June 2, 2021

Understanding and Unleashing Student Creativity

This is the first of a two-part series.

Why student creativity?

To begin, let’s put student creativity in a societal context. For a long time now, we’ve witnessed machines replacing humans in performing routine physical and cognitive tasks, like those in assembly lines and basic office tasks. However, computers are becoming so sophisticated that they are learning to perform complex cognitive tasks.

These advances in “machine learning” have led the World Economic Forum to predict that by 2025, robots will handle 52 percent of current work tasks and that by next year, “even work tasks overwhelmingly performed by humans today — communicating, interacting, coordinating, managing and advising — will begin to be taken on by machines”. So, a challenge facing educators is to prepare students to thrive in an increasingly tech-infused work environment.

Fortunately, humans have a distinct advantage over computers. While computers excel in structured sequences that follow rules and models, we humans outperform machines at solving new problems. Computers have no imagination and are ill-equipped to solve abstract, unstructured cognitive challenges. We human beings are creative in the face of novel challenges and can innovate even in completely new environments.

So, student creativity is important beyond simply an opportunity for students to express themselves. “Being creative,” writes creativity expert Sir Ken Robinson, “is at the heart of being human and of all cultural progress.” Robinson emphasizes that it’s our capacity to be creative that is required to address today’s complex issues. Author Marcus Du Sautoy of The Creativity Code adds that because machines lack consciousness computers can never be more than a tool for extending human creativity. DuSautoy urges us to leverage our creativity to make the most out of data-based machines and further human progress. 

So, as we think about nurturing student creativity, we need to keep in mind that humans possess more cognitive flexibility and adaptability than rules-based computers, and our teaching should strive to hone and express that creativity. Student creativity is not only about self-expression; it’s a critical educational objective.

What is student creativity?

In Developing Student Creativity, authors Kettler, Lamb, and Mullet point out that creativity has three defining characteristics: originality, usefulness, and appropriateness. In short, creativity is the generation of high-quality ideas or products that are novel, useful, and appropriate within the context of a task.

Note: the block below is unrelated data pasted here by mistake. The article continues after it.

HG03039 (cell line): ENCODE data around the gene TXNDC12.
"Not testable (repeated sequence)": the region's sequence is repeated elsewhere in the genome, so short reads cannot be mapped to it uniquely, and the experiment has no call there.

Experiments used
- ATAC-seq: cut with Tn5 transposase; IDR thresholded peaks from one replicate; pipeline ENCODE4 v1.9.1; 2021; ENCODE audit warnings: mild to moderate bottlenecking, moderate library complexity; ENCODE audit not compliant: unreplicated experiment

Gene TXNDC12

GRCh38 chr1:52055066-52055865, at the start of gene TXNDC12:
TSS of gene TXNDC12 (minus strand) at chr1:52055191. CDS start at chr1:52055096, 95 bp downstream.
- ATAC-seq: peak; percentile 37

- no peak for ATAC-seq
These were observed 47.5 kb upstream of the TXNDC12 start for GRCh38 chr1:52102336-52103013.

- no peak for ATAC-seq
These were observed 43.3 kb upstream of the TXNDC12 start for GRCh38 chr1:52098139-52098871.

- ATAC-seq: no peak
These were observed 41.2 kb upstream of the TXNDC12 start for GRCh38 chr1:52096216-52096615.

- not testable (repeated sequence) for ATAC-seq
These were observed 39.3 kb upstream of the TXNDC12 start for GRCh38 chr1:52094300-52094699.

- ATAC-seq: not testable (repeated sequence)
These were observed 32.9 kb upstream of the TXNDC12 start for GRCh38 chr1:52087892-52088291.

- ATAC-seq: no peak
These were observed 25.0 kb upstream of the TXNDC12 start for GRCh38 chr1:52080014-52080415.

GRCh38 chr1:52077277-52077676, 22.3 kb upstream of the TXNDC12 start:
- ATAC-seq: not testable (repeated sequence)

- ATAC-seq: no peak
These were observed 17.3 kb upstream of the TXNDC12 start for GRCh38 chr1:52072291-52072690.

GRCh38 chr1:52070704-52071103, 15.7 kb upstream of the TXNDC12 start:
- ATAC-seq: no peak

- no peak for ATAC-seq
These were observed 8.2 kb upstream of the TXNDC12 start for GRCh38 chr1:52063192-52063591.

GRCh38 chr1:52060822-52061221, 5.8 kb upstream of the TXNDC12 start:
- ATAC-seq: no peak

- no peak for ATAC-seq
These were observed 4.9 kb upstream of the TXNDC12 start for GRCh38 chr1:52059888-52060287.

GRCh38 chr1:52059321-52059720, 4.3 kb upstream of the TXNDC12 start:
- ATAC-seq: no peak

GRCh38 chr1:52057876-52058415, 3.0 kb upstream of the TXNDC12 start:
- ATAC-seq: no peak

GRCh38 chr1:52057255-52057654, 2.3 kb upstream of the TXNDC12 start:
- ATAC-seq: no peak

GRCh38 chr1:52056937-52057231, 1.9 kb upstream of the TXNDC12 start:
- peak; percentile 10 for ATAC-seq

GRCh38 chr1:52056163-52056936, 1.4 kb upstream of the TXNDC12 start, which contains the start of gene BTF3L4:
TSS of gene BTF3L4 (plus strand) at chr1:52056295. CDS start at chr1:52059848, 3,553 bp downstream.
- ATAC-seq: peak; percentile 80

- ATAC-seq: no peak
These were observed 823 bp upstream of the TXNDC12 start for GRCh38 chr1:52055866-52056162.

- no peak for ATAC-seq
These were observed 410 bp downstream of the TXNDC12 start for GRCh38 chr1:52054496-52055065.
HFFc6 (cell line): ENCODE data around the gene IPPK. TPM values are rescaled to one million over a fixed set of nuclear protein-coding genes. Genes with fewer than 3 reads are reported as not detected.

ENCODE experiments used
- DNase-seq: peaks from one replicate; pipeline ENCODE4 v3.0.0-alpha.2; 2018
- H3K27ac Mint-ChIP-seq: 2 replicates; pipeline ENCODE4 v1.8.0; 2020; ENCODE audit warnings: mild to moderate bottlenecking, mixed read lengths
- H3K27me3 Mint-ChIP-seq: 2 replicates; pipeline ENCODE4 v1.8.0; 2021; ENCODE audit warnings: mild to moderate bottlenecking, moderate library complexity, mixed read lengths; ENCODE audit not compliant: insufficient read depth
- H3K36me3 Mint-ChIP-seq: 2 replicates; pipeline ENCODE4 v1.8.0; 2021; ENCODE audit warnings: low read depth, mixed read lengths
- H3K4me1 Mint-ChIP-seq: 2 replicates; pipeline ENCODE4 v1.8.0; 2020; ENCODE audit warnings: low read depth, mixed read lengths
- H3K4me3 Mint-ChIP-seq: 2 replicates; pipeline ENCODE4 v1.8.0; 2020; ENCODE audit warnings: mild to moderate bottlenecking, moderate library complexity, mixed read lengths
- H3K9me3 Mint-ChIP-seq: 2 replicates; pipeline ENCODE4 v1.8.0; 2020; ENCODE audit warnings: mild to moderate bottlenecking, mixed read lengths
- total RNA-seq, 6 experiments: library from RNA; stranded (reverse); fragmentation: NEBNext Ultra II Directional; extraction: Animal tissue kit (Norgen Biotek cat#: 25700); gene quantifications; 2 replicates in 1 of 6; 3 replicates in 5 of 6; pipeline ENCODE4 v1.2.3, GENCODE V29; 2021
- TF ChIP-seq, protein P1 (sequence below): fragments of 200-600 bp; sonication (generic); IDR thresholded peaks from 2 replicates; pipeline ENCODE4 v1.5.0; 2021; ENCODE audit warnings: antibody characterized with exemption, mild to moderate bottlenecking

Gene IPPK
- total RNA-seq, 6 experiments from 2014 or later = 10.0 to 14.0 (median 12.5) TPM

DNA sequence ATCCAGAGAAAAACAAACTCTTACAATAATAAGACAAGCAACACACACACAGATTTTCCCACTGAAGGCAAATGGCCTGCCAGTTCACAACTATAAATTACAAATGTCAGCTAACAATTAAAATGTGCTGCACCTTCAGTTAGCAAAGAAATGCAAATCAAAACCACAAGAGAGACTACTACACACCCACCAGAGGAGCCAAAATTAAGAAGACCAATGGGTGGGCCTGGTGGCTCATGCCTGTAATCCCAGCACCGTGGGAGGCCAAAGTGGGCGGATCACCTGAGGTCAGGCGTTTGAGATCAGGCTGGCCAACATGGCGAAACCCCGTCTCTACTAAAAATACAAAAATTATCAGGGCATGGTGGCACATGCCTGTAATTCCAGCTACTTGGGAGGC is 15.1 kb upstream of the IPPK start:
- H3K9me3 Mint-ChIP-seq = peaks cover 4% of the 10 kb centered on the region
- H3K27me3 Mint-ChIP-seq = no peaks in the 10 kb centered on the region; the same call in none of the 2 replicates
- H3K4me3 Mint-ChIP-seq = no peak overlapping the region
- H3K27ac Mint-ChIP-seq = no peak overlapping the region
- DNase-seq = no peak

An original idea or product is a novel one, but it does not have to be completely new. In other words, creativity can manifest itself simply by changing one’s approach to a problem or issue. So, originality can include new perspectives or new interpretations on an existing topic or phenomenon. 

But, novelty is not enough. In an educational environment, students must generate creative ideas or products that fall within the curricular scope of what is useful and appropriate. In other words, student creativity must be helpful and relevant in addressing the academic topic at hand. Creative ideas should add value to a specific academic pursuit.

Here are a few examples of creative student responses via Developing Student Creativity:

  • Students generate ideas in response to a prompt or challenge. 
  • Students develop new ideas that represent modifications to existing ideas. 
  • Students develop new ideas that are radical departures from existing ideas. 
  • Students create original works as forms of personal or small group expression.
  • Students develop, implement, and communicate new ideas, interpretations and problem-solving models effectively.
  • Students identify trends and forecast possibilities.

Note that creativity involves cognitive processes and often creative products. To be creative, students must think critically about a topic. They must analyze and evaluate ideas for usefulness and appropriateness. They must apply existing knowledge in a new way. Often, students create original works, or products, as a result of these cognitive processes. They might create a model, a simulation, or an artistic interpretation.

Student creativity is often revealed when students address problems that have no clear path to a solution. As they wrestle with the ambiguity and incompleteness inherent in a challenging problem, students will often innovate, a manifestation of creativity. In other words, students might develop a new method or product that adds value in an academic realm. So, often when we witness student creativity we see signs of innovation. 

But not all creativity is problem solving. As Du Sautoy points out, creating art is not a problem-solving activity. We humans have the urge to sing a song or draw a picture, but a “soulless” computer lacks that aspect of humanity.

In sum, creativity can manifest itself in different ways. And an art teacher might view creativity differently than a science teacher. So, how might we nurture subject-specific student creativity?  And how might we assess student creativity? Those questions will be addressed in the second part of this series.


If you are interested in exploring student creativity in greater detail with Tom, consider joining him for a 1 week virtual summer workshop. Learn more about the workshop & all of our virtual summer workshop sessions.